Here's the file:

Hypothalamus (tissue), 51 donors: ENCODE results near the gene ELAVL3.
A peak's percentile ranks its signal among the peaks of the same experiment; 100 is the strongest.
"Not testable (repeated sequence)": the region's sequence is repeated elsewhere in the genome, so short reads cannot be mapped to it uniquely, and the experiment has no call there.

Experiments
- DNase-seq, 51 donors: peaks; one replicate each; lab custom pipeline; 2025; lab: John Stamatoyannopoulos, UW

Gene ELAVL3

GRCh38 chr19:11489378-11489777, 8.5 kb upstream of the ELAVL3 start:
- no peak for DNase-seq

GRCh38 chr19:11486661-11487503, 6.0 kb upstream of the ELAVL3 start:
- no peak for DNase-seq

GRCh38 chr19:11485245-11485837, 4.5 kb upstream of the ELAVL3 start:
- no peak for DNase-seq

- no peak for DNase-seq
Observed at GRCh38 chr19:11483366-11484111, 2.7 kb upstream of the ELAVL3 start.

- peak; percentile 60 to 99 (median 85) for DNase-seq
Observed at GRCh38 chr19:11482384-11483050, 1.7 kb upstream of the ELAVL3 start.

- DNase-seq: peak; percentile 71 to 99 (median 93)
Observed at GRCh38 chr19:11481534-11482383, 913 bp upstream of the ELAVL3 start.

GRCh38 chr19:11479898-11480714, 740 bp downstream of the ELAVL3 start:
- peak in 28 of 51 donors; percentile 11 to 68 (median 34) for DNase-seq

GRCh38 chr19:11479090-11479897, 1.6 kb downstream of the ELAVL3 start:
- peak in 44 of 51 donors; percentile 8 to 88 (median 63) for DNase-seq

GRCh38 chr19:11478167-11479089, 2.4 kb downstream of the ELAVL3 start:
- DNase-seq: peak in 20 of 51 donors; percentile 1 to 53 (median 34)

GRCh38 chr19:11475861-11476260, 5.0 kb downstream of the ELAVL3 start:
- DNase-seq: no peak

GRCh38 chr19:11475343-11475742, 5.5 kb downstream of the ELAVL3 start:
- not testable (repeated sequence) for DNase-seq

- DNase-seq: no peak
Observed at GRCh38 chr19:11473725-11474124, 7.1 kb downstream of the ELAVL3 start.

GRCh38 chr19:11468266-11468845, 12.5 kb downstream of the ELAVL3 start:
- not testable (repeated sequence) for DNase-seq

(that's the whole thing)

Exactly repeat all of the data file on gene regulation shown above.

Hypothalamus (tissue), 51 donors: ENCODE results near the gene ELAVL3.
A peak's percentile ranks its signal among the peaks of the same experiment; 100 is the strongest.
"Not testable (repeated sequence)": the region's sequence is repeated elsewhere in the genome, so short reads cannot be mapped to it uniquely, and the experiment has no call there.

Experiments
- DNase-seq, 51 donors: peaks; one replicate each; lab custom pipeline; 2025; lab: John Stamatoyannopoulos, UW

Gene ELAVL3

GRCh38 chr19:11489378-11489777, 8.5 kb upstream of the ELAVL3 start:
- no peak for DNase-seq

GRCh38 chr19:11486661-11487503, 6.0 kb upstream of the ELAVL3 start:
- no peak for DNase-seq

GRCh38 chr19:11485245-11485837, 4.5 kb upstream of the ELAVL3 start:
- no peak for DNase-seq

- no peak for DNase-seq
Observed at GRCh38 chr19:11483366-11484111, 2.7 kb upstream of the ELAVL3 start.

- peak; percentile 60 to 99 (median 85) for DNase-seq
Observed at GRCh38 chr19:11482384-11483050, 1.7 kb upstream of the ELAVL3 start.

- DNase-seq: peak; percentile 71 to 99 (median 93)
Observed at GRCh38 chr19:11481534-11482383, 913 bp upstream of the ELAVL3 start.

GRCh38 chr19:11479898-11480714, 740 bp downstream of the ELAVL3 start:
- peak in 28 of 51 donors; percentile 11 to 68 (median 34) for DNase-seq

GRCh38 chr19:11479090-11479897, 1.6 kb downstream of the ELAVL3 start:
- peak in 44 of 51 donors; percentile 8 to 88 (median 63) for DNase-seq

GRCh38 chr19:11478167-11479089, 2.4 kb downstream of the ELAVL3 start:
- DNase-seq: peak in 20 of 51 donors; percentile 1 to 53 (median 34)

GRCh38 chr19:11475861-11476260, 5.0 kb downstream of the ELAVL3 start:
- DNase-seq: no peak

GRCh38 chr19:11475343-11475742, 5.5 kb downstream of the ELAVL3 start:
- not testable (repeated sequence) for DNase-seq

- DNase-seq: no peak
Observed at GRCh38 chr19:11473725-11474124, 7.1 kb downstream of the ELAVL3 start.

GRCh38 chr19:11468266-11468845, 12.5 kb downstream of the ELAVL3 start:
- not testable (repeated sequence) for DNase-seq